(Watts did a great talk on this very topic – of the illusion of the self, its tensions, and how we may see its illusiory nature – called “Not What Should Be, But What Is”, reprinted in a book called “Myth and Religion”. It can be found in multiple parts here on YouTube. I recommend it for anyone interested in this idea)
In the Guardian podcast, Baggini also considers how we frame the question ‘what is the self?’. Do you mean our conscious awareness of now? The fact that we are aware of what we are doing here and now? Or do you mean the persisting ‘personality’ we feel we are from when we were born to now and beyond? Or is it a mix of both?
I’m very much looking forward to reading it. Most of my reading into this kind of thing to date has come from Eastern Philosophy books, so I’m intrigued to see similar ideas (such as ‘bundles’) coming out of modern scientific and Western philosophical fields. Hopefully I can revisit this in a more structured (read: less all over the place) way.
Over on The Interdependence Project, Ethan Nichtern noted the fact that today is the anniversary of the death of both Chogyam Trunpa Rinpoche and Dr. Martin Luther King. Chogyam Trungpa was a Tibetan Buddhist who started the Shambhala movement to teach and promote meditation. I don’t think Dr. King needs an introduction.
To mark the occasion, Ethan published a quote by both men. What leapt out at me was the quote from Dr. King, that I would otherwise expect to come from the Buddhist, with its emphasis on interdependence.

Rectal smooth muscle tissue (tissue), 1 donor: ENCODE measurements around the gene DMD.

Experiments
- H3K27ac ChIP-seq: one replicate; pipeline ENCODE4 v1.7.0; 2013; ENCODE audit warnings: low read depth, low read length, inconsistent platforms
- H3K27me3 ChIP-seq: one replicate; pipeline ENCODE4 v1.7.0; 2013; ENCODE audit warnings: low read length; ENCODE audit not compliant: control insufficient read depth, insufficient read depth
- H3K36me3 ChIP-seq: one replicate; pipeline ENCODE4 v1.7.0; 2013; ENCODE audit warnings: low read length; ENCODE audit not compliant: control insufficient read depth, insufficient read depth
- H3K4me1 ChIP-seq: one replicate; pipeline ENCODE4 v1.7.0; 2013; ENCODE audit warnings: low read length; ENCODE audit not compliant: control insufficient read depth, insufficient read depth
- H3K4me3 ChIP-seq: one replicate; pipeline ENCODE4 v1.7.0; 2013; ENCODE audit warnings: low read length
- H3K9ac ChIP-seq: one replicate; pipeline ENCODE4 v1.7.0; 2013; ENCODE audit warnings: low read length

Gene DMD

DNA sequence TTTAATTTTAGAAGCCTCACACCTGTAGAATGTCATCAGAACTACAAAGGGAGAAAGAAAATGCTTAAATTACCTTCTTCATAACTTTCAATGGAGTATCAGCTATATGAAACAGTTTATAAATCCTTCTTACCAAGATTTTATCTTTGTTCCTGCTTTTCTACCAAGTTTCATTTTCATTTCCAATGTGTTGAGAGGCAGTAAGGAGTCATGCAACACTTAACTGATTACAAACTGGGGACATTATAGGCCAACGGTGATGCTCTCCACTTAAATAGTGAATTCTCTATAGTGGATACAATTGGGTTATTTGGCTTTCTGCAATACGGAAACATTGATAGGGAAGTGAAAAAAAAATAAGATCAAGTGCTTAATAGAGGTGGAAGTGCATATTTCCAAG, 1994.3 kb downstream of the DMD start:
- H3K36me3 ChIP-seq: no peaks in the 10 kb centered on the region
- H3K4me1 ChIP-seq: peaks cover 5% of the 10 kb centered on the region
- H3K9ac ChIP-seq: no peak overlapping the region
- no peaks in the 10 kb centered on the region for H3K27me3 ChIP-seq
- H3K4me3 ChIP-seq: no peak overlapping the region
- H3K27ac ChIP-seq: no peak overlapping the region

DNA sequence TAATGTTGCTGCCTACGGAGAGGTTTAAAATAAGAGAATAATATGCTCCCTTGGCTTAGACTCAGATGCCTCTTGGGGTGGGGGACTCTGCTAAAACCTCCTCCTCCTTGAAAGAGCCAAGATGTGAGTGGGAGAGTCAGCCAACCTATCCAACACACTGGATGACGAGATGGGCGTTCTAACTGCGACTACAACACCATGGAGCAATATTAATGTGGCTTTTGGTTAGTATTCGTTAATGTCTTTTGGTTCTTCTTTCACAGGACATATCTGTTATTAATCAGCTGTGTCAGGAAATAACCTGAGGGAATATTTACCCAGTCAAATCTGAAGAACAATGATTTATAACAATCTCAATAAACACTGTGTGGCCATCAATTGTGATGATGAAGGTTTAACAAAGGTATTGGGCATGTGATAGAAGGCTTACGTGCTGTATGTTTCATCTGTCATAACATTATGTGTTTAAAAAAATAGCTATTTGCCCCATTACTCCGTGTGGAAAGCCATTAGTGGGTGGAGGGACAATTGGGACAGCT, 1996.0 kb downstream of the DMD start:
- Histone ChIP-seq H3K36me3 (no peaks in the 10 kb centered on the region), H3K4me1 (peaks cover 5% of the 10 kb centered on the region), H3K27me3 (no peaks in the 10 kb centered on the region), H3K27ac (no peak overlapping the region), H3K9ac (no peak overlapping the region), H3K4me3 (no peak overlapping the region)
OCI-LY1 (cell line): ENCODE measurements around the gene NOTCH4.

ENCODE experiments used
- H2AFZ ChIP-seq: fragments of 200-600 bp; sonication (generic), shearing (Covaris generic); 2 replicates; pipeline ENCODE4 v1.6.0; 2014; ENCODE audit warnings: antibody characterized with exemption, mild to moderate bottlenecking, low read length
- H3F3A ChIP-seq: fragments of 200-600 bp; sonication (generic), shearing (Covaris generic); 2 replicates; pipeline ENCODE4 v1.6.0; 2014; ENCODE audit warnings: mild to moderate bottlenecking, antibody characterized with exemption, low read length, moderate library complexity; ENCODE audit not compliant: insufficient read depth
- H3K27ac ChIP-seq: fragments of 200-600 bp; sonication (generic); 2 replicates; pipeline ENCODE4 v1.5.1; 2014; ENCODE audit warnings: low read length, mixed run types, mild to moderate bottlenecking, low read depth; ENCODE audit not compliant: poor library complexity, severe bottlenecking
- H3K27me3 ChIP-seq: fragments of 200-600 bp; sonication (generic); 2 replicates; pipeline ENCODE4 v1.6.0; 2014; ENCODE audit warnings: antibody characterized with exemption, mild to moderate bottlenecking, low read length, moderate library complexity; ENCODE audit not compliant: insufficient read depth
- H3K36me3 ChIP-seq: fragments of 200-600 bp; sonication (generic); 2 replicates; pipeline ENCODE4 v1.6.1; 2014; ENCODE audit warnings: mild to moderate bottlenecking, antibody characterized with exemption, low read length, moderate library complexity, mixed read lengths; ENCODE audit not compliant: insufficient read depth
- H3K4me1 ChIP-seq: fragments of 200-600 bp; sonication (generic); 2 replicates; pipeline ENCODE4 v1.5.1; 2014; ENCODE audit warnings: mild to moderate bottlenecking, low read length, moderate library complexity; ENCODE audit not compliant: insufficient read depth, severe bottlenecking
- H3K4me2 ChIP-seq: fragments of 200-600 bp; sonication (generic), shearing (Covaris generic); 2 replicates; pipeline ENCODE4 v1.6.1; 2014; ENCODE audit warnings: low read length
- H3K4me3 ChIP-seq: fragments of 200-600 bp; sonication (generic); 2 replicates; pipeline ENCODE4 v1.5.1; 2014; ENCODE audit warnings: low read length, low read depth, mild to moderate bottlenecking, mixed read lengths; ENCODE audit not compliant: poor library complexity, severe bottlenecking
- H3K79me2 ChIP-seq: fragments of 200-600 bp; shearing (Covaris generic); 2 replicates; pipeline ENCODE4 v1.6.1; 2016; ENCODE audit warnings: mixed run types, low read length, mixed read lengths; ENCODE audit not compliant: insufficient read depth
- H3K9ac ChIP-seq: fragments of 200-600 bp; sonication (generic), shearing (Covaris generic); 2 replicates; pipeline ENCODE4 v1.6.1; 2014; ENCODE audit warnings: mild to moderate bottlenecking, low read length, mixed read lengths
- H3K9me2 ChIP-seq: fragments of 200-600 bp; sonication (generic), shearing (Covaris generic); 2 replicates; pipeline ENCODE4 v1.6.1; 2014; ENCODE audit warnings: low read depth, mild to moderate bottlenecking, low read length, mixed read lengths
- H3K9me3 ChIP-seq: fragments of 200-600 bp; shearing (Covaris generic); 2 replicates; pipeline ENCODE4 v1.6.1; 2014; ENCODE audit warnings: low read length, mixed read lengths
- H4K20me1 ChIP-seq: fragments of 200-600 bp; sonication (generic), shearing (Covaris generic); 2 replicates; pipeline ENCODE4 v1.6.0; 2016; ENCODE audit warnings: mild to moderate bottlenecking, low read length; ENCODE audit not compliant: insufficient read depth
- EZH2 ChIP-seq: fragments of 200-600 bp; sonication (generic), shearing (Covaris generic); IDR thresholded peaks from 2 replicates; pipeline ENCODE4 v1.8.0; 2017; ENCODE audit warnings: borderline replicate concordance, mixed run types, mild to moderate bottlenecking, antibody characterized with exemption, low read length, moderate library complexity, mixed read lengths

It really boils down to this: that all life is interrelated. We are all caught in an inescapable network of mutuality, tied into a single garment of destiny. Whatever affects one directly, affects all indirectly. We are made to live together because of the interrelated structure of reality. Did you ever stop to think that you can’t leave for your job in the morning without being dependent on most of the world? You get up in the morning and go to the bathroom and reach over for the sponge, and that’s handed to you by a Pacific islander. You reach for a bar of soap, and that’s given to you at the hands of a Frenchman. And then you go into the kitchen to drink your coffee for the morning, and that’s poured into your cup by a South American. And maybe you want tea: that’s poured into your cup by a Chinese. Or maybe you’re desirous of having cocoa for breakfast, and that’s poured into your cup by a West African. And then you reach over for your toast, and that’s given to you at the hands of an English-speaking farmer, not to mention the baker. And before you finish eating breakfast in the morning, you’ve depended on more than half the world. This is the way our universe is structured, this is its interrelated quality. We aren’t going to have peace on Earth until we recognize this basic fact of the interrelated structure of all reality